Choice Dynamics of "Money Wasting" plan choices in ACA state marketplaces

Wednesday, June 15, 2016: 8:50 AM
G60 (Huntsman Hall)

Author(s): Anna Sinaiko; Jon Kingsdale; Alison Galbraith

Discussant: Chapin White

The health insurance marketplaces established by the ACA aim to facilitate health plan choice by creating a market for qualified non-group health plans.  Ideally, consumers in these marketplaces will compare health plan prices and benefits and select the plan that best meets their needs and preferences.  However, choosing a health insurance plan can be daunting and confusing, especially for vulnerable populations.  Evidence from other health insurance markets finds that some consumers make “money wasting” decisions, where they fail to choose the health plan that minimizes their expected costs for a given level of risk protection.  Whether consumers in ACA marketplaces make similar “money-wasting” decisions is unknown. 

This paper analyzes whether enrollees in ACA marketplace plans make “money-wasting” choices, and the plan shopping strategies, choice architecture, and individual characteristics associated with these choices. The primary data are from an enrollee survey we fielded in May – July 2015 among a stratified sample of new enrollees who enrolled in Qualified Health Plans purchased through the Connecticut or Washington state marketplaces for 2015.  We collected data on factors of coverage most important to enrollees when they were choosing their plan, sources of information used for plan choice, modes of information gathering, whether enrollees had or wished for help in selecting their plan, and enrollee characteristics including race, health status, and education level. Survey data are weighted to adjust for post-stratification and non-response, so as to generalize to the larger Marketplace populations. Survey data are linked to administrative data from the marketplaces containing the enrollees’ plan choice, age, gender, household income, amount of premium subsidy (if any), and whether enrollee household income was <250% FPL, making them eligible for a cost-sharing reduction (CSR) plan in which cost-sharing obligations are significantly reduced.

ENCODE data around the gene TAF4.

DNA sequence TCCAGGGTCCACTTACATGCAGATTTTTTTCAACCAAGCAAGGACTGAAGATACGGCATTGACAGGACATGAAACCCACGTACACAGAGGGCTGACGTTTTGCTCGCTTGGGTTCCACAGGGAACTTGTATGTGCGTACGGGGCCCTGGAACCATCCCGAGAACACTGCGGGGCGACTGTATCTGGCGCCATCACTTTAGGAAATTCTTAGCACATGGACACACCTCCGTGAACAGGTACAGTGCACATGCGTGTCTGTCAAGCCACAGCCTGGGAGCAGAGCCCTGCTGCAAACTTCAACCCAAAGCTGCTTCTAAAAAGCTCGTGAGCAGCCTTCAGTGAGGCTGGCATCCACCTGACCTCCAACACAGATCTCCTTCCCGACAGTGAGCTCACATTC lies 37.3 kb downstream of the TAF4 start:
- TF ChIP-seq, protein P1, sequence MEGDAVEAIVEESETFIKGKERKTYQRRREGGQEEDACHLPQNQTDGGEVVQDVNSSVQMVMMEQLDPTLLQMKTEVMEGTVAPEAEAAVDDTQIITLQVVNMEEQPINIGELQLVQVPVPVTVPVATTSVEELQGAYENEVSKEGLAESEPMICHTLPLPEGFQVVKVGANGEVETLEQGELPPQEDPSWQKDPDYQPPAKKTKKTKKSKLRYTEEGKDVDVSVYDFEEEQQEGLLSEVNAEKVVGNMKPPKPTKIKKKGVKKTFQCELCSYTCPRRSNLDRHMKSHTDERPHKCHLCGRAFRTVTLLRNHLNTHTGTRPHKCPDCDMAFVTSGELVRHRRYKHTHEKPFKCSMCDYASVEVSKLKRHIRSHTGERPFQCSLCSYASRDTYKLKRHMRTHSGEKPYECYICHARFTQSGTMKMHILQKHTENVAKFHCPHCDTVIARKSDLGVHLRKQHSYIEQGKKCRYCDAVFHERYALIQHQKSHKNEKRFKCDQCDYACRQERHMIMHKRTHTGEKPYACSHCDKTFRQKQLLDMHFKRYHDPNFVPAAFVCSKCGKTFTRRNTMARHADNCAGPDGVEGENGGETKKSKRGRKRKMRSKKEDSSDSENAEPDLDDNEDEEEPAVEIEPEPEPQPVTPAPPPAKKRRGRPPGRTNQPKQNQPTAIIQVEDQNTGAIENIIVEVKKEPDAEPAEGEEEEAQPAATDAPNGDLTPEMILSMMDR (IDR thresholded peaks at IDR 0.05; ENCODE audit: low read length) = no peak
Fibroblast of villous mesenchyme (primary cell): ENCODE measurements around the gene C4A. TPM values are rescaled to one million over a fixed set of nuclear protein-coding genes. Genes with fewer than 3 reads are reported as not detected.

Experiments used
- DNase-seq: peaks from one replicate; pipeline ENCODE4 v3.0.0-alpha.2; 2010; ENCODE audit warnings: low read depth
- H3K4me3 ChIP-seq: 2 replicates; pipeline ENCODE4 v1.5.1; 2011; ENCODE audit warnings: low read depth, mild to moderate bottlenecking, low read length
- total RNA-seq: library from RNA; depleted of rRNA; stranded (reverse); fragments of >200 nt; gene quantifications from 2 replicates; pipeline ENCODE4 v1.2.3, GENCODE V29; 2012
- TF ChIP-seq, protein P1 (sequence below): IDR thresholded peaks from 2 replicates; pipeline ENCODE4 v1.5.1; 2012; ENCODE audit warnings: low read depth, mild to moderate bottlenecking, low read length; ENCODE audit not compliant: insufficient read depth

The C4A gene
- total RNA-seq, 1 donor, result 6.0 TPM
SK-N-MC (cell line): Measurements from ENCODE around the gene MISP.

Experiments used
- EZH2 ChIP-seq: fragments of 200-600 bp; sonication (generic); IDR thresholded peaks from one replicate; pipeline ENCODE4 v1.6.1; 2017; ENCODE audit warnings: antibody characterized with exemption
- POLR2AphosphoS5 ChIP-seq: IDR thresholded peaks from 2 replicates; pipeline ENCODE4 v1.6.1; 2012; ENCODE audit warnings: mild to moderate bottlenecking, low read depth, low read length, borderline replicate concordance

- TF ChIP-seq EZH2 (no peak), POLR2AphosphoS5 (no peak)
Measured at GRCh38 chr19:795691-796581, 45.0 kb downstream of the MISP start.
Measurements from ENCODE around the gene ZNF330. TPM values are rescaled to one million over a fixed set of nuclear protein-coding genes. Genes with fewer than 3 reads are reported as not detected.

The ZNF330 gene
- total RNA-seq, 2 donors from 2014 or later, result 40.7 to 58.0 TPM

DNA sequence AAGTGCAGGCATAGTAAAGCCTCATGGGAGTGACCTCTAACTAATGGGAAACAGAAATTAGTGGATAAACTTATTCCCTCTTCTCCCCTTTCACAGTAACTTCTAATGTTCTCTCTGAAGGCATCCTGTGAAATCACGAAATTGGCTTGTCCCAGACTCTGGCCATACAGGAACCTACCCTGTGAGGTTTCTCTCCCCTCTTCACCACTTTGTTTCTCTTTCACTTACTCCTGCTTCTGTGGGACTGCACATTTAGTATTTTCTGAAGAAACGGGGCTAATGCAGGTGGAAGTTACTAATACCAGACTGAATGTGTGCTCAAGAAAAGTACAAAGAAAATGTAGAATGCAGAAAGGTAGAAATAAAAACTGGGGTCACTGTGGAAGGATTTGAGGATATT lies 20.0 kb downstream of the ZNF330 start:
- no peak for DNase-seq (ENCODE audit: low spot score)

We define two types of money-wasting choices: (1) failing to enroll in a CSR plan, if eligible, and (2) failing to choose the cost-minimizing health plan.  To determine whether a respondent chose their cost-minimizing plan, we use predictive modeling software, developed by health insurance decision support firm Picwell, to estimate personalized projections of each respondent’s health insurance spending across plans in the Marketplace. We calculate the differential in expected out-of-pocket cost (premium + expected cost-sharing) between the enrollee’s chosen plan and (1) lowest cost plan in the marketplace overall, and (2) lowest cost plan with equivalent actuarial value.

Preliminary analyses find that 20% of eligible enrollees fail to enroll in a CSR plan. Our final paper will report on rates of each type of money-wasting choice.  We also estimate multivariate logistic regression models to report on the relative contribution of decision making strategies (e.g., prioritizing premium, overall affordability, or provider network), having help with plan selection, time spent choosing plans, demographic characteristics, and Marketplace choice architecture towards likelihood of making a money-wasting choice.  These findings will inform whether and when plan choices that appear “money-wasting” may be aligned with consumer preferences, and if not, which characteristics, decision-making strategies, and environments are associated with sub-optimal choices in ACA marketplaces.